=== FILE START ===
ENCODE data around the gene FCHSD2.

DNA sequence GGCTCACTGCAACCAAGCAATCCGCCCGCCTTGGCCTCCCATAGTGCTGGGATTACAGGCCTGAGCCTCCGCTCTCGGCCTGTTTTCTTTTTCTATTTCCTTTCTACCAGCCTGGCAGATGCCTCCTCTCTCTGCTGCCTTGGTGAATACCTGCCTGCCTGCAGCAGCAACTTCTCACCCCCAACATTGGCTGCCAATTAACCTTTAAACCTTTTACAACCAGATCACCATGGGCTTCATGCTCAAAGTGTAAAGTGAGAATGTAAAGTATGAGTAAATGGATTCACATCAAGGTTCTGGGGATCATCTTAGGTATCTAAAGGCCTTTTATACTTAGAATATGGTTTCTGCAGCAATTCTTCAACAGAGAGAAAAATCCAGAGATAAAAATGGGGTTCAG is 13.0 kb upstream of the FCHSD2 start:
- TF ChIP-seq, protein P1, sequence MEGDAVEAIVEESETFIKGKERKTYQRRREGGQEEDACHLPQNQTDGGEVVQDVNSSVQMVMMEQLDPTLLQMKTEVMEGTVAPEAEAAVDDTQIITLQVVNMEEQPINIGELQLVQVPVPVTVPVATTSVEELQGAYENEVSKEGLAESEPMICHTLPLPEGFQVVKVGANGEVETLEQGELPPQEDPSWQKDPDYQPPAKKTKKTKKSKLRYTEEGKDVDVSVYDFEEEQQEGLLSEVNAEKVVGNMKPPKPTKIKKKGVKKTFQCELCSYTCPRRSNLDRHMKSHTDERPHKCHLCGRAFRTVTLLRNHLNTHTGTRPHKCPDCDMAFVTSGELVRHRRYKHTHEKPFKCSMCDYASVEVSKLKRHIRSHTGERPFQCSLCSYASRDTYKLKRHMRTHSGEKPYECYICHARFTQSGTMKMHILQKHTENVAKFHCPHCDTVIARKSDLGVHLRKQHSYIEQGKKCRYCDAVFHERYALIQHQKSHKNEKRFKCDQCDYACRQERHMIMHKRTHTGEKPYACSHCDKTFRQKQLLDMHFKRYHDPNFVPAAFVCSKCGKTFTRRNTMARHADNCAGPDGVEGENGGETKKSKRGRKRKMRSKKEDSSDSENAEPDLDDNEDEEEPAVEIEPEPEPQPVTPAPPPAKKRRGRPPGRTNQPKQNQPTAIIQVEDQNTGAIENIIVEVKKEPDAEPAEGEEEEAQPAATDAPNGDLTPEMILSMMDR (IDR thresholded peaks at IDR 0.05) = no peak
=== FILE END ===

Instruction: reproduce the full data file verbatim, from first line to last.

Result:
ENCODE data around the gene FCHSD2.

DNA sequence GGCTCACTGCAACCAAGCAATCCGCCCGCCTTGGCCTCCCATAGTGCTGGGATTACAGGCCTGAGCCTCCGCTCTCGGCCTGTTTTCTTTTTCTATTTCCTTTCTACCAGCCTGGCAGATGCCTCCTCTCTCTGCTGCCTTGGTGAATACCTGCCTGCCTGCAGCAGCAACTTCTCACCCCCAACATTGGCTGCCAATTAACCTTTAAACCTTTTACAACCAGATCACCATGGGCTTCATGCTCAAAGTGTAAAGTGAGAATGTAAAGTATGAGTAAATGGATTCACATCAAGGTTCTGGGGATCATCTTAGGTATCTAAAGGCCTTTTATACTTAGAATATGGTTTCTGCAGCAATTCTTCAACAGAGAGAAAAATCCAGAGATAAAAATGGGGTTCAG is 13.0 kb upstream of the FCHSD2 start:
- TF ChIP-seq, protein P1, sequence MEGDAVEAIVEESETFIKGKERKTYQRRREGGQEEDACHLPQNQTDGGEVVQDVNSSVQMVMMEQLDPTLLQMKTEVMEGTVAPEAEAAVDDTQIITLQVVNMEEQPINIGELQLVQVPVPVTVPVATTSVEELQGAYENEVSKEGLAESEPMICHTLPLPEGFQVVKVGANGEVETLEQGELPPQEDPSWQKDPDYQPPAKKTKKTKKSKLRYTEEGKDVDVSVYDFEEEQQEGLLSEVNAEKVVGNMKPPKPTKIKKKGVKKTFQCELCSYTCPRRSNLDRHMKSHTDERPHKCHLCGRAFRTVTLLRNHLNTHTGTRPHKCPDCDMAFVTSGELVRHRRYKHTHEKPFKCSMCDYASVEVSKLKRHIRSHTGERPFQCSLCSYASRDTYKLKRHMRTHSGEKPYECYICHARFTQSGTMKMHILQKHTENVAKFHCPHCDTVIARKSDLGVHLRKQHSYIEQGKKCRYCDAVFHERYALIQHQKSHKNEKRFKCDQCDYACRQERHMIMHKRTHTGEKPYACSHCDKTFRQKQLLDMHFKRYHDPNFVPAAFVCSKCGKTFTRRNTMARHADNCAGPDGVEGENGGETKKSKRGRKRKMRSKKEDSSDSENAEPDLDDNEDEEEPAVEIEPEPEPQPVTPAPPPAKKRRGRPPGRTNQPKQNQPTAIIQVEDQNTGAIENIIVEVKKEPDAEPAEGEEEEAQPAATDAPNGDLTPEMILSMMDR (IDR thresholded peaks at IDR 0.05) = no peak